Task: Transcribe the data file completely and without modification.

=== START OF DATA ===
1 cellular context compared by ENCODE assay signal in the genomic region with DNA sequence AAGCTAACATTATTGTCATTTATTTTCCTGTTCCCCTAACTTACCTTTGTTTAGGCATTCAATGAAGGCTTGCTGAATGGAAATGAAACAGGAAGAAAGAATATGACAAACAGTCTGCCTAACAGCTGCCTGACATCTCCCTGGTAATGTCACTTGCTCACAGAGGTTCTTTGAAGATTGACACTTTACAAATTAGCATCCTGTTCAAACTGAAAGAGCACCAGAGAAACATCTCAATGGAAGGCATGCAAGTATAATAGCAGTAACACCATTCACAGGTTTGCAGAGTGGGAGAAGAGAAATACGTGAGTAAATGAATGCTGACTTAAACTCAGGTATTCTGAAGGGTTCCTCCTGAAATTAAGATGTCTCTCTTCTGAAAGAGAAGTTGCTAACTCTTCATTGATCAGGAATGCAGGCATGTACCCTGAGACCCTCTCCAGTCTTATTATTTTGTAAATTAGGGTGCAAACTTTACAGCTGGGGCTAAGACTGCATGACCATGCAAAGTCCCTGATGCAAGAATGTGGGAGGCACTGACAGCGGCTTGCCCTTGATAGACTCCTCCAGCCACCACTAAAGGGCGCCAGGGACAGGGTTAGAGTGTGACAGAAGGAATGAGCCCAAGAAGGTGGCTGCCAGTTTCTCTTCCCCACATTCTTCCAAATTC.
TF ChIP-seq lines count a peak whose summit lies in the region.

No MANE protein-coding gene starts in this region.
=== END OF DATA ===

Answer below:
1 cellular context compared by ENCODE assay signal in the genomic region with DNA sequence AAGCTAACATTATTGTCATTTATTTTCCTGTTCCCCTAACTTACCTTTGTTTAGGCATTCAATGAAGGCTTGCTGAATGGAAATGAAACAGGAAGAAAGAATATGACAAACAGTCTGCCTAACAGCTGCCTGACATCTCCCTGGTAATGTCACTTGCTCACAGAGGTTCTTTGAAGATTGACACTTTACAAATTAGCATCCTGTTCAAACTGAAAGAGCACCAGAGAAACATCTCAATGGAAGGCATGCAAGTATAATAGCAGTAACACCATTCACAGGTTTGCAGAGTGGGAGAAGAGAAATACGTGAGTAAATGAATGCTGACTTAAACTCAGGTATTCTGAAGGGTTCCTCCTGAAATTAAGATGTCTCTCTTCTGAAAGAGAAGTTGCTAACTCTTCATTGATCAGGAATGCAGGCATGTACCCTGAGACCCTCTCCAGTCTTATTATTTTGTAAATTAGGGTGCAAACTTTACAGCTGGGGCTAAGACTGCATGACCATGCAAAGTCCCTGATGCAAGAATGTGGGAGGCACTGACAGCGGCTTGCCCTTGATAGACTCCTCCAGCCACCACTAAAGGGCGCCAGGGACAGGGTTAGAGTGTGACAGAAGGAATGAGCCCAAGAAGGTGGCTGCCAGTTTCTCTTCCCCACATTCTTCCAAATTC.
TF ChIP-seq lines count a peak whose summit lies in the region.

No MANE protein-coding gene starts in this region.